Use this URL to cite or link to this record in EThOS: https://ethos.bl.uk/OrderDetails.do?uin=uk.bl.ethos.774326
Title: Factors affecting the measurement of stability and safety of cosmetic products
Author: Postles, Andrew
ISNI:       0000 0004 7961 5306
Awarding Body: Bournemouth University
Current Institution: Bournemouth University
Date of Award: 2019
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Abstract:
There are a large number of products that come under the heading 'cosmetic product'. Each is required, according to the EU Cosmetic Regulation, to demonstrate formulation stability to a EUROTOX Safety Assessor before being placed on the market. The regulation places a requirement on the Safety Assessor to take into account the long-term stability of the product in question but does not specify any protocol by which to obtain this data. Various guideline documents have been written, most notably by ISO 18811:2018 and Cosmetics Europe (Colipa), which use elevated temperature stress testing to accelerate reactions, and using the Arrhenius model to extrapolate duration of shelf lives from the results. More specifically the assumption is made that any reaction observed displayed 1st order rate kinetics with respect to temperature and that that behaviour can be quantified as each 10⁰C increase in temperature doubles the rate of reaction (or Q10=2). This research challenged the accuracy of the recommended accelerated stability tests with regard to emulsions. To do this, 65 emulsions were made on the laboratory scale which altered by emulsifier type and concentration; oil phase ratio and work done during emulsification. These emulsions were tested according to the recommended protocols of accelerated testing given in the guidance documents and put on long-term ambient temperature test for direct comparison with accelerated results. Three new parameters were introduced to measure the accuracy, precision and predictive threshold of the accelerated tests. It was found that for the emulsions studied, four measurement parameters out of the five tested showed that the assumptions made for elevated testing were both inaccurate and imprecise for the prediction of long-term stability. Indeed, in three of these parameters: viscosity; appearance and colour; the predictive threshold did not extend beyond the extent of the accelerated testing time, 16 weeks, let alone up to the 96-week+ shelf-life of a cosmetic product. It was also demonstrated, however, that one parameter, pH, which is more aligned to the original Arrhenius studies had a good adherence to the accelerated testing extrapolation, showing a predictive threshold beyond the 96-week target for the formulations tested. This showed that the parameters of measure need to be more critically considered before being subjected to accelerated stability extrapolations.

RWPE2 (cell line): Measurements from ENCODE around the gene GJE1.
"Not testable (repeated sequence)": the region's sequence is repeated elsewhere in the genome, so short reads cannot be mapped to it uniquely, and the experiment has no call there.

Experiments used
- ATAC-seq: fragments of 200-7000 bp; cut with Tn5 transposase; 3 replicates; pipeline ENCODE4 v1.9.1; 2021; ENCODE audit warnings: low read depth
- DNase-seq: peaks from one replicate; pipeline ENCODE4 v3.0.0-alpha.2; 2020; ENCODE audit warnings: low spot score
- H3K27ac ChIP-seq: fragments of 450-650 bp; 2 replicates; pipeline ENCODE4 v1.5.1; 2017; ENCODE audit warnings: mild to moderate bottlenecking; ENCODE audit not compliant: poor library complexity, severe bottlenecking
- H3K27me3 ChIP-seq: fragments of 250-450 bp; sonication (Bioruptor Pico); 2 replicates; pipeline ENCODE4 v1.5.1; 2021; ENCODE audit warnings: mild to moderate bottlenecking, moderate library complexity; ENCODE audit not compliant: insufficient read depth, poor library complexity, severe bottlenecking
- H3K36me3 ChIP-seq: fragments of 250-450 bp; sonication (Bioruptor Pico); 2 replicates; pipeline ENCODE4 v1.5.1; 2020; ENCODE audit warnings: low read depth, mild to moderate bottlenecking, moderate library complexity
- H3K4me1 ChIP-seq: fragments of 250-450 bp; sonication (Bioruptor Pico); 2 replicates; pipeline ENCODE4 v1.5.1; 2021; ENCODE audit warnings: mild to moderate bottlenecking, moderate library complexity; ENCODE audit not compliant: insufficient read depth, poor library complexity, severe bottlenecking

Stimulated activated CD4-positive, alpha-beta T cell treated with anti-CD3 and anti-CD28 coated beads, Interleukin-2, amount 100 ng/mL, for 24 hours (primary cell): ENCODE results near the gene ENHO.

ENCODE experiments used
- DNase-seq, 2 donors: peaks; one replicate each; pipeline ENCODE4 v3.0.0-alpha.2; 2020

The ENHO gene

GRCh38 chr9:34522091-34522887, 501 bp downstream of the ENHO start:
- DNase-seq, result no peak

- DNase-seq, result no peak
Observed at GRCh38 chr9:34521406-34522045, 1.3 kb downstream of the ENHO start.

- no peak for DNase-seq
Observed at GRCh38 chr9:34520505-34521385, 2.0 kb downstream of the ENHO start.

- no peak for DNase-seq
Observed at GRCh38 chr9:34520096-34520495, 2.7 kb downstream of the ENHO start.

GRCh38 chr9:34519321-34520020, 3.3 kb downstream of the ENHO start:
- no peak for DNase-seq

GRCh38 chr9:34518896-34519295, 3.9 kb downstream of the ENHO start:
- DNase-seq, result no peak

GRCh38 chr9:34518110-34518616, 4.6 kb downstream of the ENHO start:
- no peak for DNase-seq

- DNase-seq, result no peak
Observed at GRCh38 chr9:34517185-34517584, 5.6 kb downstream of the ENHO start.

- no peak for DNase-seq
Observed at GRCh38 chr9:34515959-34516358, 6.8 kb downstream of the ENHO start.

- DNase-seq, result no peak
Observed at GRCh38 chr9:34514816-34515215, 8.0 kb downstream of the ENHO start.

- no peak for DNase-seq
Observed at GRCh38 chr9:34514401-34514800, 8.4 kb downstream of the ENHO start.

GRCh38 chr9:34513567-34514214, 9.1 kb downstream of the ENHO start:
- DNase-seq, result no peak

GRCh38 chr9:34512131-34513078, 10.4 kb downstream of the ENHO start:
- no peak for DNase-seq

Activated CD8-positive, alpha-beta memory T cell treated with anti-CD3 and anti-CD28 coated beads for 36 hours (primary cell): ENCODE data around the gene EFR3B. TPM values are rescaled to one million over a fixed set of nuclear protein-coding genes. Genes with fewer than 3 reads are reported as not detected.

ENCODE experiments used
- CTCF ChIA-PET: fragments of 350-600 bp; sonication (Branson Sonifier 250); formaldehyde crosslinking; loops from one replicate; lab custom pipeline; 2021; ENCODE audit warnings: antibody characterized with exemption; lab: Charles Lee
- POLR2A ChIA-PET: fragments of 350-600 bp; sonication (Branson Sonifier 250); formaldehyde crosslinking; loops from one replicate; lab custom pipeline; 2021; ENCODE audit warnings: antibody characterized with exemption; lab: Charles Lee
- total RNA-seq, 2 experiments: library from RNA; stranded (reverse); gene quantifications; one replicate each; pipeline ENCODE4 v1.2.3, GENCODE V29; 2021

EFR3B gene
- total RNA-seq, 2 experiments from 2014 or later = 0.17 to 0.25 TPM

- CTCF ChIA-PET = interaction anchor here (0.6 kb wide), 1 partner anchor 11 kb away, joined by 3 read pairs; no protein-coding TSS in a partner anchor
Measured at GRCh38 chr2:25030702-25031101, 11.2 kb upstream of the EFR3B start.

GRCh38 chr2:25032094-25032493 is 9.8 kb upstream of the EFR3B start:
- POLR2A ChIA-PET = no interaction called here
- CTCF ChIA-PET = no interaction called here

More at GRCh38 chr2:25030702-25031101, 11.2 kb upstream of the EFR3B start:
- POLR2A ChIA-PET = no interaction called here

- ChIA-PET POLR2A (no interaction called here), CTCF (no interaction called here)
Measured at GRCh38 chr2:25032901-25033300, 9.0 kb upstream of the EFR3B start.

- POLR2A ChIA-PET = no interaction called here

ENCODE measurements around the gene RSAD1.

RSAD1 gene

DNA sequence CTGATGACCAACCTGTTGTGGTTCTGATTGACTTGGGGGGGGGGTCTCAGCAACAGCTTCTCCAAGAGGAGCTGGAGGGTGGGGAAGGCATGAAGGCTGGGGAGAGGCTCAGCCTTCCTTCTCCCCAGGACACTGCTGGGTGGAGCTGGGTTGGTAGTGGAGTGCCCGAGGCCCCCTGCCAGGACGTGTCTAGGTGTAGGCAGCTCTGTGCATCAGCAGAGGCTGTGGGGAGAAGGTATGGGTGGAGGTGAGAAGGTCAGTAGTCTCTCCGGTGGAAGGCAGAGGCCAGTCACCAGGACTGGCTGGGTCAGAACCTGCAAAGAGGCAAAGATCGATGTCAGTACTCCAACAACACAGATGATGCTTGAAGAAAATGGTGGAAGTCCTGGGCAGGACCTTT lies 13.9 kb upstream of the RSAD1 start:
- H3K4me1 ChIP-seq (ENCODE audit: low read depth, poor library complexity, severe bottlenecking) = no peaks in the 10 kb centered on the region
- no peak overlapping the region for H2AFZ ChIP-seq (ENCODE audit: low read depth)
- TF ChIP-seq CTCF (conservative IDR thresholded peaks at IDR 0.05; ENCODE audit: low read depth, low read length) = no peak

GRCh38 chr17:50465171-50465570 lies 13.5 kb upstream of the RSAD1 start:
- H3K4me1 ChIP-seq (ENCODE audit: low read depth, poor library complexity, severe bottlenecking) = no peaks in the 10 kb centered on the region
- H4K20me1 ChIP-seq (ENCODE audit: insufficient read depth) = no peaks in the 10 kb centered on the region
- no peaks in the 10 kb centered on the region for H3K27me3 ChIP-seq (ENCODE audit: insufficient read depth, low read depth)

Supervisor: Not available Sponsor: Not available
Qualification Name: Thesis (Ph.D.) Qualification Level: Doctoral
EThOS ID: uk.bl.ethos.774326  DOI: Not available
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